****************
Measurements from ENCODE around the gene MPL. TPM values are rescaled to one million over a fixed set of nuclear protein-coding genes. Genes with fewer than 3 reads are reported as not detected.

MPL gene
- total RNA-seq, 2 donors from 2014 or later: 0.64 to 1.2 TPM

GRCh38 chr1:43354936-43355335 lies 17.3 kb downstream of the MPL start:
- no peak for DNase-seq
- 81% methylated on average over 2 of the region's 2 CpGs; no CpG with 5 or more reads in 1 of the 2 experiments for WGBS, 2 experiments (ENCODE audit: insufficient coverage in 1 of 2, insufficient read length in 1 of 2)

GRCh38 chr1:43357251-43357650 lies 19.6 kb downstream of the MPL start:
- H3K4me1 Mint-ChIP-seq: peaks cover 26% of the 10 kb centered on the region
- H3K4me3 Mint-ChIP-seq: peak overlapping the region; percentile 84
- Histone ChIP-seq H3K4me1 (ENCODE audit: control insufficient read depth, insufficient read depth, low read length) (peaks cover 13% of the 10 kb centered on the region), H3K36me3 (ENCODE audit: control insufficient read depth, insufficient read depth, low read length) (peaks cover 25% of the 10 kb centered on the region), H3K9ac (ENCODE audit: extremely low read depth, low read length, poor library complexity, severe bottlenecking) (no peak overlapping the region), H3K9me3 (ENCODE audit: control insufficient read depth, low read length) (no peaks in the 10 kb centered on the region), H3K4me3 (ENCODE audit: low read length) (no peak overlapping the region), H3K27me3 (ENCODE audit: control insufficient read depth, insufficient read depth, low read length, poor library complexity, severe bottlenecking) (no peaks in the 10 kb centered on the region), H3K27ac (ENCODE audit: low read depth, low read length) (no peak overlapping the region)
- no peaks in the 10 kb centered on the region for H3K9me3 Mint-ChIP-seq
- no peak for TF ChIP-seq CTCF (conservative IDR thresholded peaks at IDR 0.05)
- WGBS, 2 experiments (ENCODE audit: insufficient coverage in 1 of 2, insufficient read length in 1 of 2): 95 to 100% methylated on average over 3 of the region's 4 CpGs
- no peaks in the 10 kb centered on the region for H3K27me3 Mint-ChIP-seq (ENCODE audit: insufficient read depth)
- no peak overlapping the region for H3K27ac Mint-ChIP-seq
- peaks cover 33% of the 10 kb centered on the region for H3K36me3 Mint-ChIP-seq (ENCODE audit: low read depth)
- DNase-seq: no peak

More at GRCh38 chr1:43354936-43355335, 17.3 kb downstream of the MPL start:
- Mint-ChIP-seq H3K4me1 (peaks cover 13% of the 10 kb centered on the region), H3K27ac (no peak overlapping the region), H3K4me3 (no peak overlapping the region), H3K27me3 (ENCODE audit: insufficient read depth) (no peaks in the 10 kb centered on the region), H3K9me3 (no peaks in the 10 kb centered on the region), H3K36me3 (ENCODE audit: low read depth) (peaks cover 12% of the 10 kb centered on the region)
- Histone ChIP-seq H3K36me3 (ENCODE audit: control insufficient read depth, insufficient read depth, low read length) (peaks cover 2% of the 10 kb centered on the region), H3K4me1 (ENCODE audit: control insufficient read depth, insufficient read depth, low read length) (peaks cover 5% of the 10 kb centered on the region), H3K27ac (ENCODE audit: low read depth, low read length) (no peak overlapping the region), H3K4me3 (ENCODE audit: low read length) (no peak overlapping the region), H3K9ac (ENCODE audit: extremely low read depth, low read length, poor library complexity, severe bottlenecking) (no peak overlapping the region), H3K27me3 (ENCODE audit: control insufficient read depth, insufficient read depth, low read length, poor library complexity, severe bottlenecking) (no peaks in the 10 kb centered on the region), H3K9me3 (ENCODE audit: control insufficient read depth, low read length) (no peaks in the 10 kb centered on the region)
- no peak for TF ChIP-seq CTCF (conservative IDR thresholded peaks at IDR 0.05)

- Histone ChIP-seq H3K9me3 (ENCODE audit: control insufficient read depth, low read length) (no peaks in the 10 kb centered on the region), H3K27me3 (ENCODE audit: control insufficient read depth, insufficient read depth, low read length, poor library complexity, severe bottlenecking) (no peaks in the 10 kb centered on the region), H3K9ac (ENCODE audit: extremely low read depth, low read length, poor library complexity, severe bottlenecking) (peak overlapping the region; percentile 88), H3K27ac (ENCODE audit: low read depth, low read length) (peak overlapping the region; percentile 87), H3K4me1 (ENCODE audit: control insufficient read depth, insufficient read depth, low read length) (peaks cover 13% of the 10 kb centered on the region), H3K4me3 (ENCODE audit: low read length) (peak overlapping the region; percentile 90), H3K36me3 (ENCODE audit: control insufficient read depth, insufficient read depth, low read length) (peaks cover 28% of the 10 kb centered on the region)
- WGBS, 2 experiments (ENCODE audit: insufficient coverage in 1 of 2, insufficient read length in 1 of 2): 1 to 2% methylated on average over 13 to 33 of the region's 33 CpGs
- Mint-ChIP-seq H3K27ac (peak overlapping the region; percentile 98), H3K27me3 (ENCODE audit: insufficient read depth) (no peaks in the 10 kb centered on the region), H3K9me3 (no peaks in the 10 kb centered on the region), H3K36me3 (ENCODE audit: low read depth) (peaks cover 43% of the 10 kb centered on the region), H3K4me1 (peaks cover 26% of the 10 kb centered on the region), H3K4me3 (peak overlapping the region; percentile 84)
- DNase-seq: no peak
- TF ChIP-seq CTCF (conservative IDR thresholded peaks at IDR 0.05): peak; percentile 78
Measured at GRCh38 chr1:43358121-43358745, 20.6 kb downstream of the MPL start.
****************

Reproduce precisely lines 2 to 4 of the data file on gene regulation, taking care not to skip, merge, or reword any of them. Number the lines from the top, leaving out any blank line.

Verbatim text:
MPL gene
- total RNA-seq, 2 donors from 2014 or later: 0.64 to 1.2 TPM

GRCh38 chr1:43354936-43355335 lies 17.3 kb downstream of the MPL start: